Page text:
Sedentary Behavior Research Network (SBRN) - Terminology Consensus Project process and outcome

Mark S. Tremblay, Salomé Aubert, Joel D. Barnes, Travis J. Saunders, Valerie Carson, Amy E. Latimer-Cheung, Sebastien F.M. Chastin, Teatske M. Altenburg, Mai J.M. Chinapaw, Saeideh Aminian, Lauren Arundell, Trina Hinkley, Jill Hnatiuk, Andrew J. Atkin, Kevin Belanger, Jean Philippe Chaput, Katie Gunnell, Richard Larouche, Taru Manyanga, Bethany Barone GibbsRebecca Bassett-Gunter, Stuart Biddle, Aviroop Biswas, Josephine Chau, Rachel Colley, Tara Coppinger, Catharine Craven, Carlos Cristi-Montero, Douglas de Assis Teles Santos, Borja del Pozo Cruz, Jesus del Pozo-Cruz, Paddy Dempsey, Ricardo Filipe do Carmo Santos Gonçalves, Ulf Ekelund, Laura Ellingson, Victor Ezeugwu, Claire Fitzsimons, Alberto Florez-Pregonero, Ciarán P. Friel, Andreas Fröberg, Lora Giangregorio, Linda Godin, Shannon Halloway, Pauliina Husu, Mohammad Kadir, Leonidas G. Karagounis, Annemarie Koster, Jeroen Lakerveld, Martin Lamb, Allana G. LeBlanc, Eun Young Lee, Hong Lee, Luis Lopes, Trish Manns, Kathleen Martin Ginis, Joanne McVeigh, Joilson Meneguci, Carla Moreira, Elaine Murtagh, Freda Patterson, Danilo Rodrigues Pereira da Silva, Arto J. Pesola, Neil Peterson, Cherie Pettitt, Lara Pilutti, Snehal Pinto Pereira, Veronica Poitras, Stephanie Prince, Apoorva Rathod, Fabien Rivière, Sara Rosenkranz, François Routhier, Rute Santos, Brett Smith, Olga Theou, Jennifer Tomasone, Patricia Tucker, Renée Umstattd Meyer, Hidde van der Ploeg, Tania Villalobos, Toni Viren

Research output: Journal article publicationJournal articleAcademic researchpeer-review

859 Citations (Scopus)

Abstract

Background: The prominence of sedentary behavior research in health science has grown rapidly. With this growth there is increasing urgency for clear, common and accepted terminology and definitions. Such standardization is difficult to achieve, especially across multi-disciplinary researchers, practitioners, and industries. The Sedentary Behavior Research Network (SBRN) undertook a Terminology Consensus Project to address this need. Method: First, a literature review was completed to identify key terms in sedentary behavior research. These key terms were then reviewed and modified by a Steering Committee formed by SBRN. Next, SBRN members were invited to contribute to this project and interested participants reviewed and provided feedback on the proposed list of terms and draft definitions through an online survey. Finally, a conceptual model and consensus definitions (including caveats and examples for all age groups and functional abilities) were finalized based on the feedback received from the 87 SBRN member participants who responded to the original invitation and survey. Results: Consensus definitions for the terms physical inactivity, stationary behavior, sedentary behavior, standing, screen time, non-screen-based sedentary time, sitting, reclining, lying, sedentary behavior pattern, as well as how the terms bouts, breaks, and interruptions should be used in this context are provided. Conclusion: It is hoped that the definitions resulting from this comprehensive, transparent, and broad-based participatory process will result in standardized terminology that is widely supported and adopted, thereby advancing future research, interventions, policies, and practices related to sedentary behaviors.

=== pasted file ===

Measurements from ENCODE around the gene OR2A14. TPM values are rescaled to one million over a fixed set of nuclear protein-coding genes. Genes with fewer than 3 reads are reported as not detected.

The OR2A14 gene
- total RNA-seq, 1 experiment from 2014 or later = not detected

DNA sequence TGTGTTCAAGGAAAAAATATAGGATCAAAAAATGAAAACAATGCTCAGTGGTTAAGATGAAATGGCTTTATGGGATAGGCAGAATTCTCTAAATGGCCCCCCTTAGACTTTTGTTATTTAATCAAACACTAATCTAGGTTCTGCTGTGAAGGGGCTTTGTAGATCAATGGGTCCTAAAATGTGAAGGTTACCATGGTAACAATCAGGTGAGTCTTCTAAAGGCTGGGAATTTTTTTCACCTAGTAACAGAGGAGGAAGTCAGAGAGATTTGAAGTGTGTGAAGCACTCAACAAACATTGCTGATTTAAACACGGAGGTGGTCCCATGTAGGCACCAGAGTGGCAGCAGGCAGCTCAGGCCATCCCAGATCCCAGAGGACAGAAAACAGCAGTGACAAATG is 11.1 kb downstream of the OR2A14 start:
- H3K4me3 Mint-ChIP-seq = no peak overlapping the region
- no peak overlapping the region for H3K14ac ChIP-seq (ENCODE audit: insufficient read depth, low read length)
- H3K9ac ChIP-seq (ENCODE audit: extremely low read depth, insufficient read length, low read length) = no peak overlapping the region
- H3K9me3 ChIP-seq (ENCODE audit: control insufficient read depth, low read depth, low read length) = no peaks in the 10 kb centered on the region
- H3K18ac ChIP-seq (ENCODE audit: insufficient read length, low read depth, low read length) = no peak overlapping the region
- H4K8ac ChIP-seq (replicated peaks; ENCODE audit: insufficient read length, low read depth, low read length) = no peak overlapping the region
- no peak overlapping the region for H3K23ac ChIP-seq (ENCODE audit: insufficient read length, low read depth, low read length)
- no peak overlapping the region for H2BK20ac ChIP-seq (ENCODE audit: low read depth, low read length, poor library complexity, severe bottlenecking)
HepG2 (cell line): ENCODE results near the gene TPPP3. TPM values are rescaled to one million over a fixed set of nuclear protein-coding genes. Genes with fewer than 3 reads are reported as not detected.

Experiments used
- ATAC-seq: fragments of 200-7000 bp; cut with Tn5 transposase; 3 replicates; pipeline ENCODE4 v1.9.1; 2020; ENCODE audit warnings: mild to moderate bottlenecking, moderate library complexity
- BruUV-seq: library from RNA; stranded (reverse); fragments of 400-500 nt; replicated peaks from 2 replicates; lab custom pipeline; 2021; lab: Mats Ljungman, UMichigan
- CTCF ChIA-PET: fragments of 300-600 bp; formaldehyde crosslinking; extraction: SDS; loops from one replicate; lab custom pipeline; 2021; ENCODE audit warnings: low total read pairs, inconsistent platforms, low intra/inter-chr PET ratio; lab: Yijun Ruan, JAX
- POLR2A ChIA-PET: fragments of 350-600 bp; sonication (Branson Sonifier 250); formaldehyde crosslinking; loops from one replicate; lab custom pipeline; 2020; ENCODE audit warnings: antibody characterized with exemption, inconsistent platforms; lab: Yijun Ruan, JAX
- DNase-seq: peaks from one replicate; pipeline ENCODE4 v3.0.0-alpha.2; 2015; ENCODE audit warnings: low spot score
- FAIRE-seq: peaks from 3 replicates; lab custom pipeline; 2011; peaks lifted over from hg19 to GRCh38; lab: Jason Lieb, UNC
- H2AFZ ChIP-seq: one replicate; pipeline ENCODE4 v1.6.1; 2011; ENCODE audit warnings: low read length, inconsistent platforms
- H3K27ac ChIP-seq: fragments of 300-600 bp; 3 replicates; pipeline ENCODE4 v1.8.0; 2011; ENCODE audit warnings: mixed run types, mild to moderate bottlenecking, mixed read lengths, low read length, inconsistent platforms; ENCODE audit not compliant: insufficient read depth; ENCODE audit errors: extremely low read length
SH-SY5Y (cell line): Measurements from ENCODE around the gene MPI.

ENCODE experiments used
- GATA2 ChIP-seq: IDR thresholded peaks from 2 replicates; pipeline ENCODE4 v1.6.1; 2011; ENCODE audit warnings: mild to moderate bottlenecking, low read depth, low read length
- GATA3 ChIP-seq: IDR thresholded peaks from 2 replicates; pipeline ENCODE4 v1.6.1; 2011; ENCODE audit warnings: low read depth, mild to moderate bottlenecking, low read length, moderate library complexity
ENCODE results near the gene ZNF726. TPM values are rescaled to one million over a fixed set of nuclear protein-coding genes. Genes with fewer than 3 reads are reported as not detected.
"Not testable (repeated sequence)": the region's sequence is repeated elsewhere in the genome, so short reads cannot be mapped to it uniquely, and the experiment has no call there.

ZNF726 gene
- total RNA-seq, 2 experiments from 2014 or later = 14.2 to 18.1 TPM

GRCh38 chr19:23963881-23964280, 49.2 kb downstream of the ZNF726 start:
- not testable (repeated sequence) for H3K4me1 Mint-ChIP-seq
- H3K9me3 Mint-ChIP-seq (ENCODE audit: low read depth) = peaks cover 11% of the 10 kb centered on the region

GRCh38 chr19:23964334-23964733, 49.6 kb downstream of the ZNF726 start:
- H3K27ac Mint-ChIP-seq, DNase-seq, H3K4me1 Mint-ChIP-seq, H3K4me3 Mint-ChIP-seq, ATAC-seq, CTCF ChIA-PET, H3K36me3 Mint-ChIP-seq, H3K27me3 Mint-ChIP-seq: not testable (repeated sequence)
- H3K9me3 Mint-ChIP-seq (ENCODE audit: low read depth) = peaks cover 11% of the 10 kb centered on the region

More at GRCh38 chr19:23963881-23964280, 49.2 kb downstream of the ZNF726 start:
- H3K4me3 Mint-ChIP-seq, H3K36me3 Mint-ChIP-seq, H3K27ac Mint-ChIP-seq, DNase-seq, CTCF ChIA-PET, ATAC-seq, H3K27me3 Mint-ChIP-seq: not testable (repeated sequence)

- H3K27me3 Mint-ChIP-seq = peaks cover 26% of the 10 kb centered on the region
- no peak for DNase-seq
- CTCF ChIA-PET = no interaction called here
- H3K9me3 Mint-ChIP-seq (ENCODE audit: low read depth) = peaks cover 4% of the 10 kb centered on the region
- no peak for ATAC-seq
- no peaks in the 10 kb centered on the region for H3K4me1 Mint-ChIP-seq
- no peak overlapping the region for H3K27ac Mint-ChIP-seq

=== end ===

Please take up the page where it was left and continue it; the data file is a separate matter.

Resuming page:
Original languageEnglish
Article number75
JournalInternational Journal of Behavioral Nutrition and Physical Activity
Volume14
Issue number1
DOIs
Publication statusPublished - 10 Jun 2017

Keywords

  • Bouts
  • Breaks
  • Interruptions
  • Lying
  • Non-screen-based time
  • Physical inactivity
  • Reclining
  • Screen time
  • Sedentary behavior
  • Sitting
  • Standing
  • Stationary behavior

ASJC Scopus subject areas

  • Medicine (miscellaneous)
  • Physical Therapy, Sports Therapy and Rehabilitation
  • Nutrition and Dietetics

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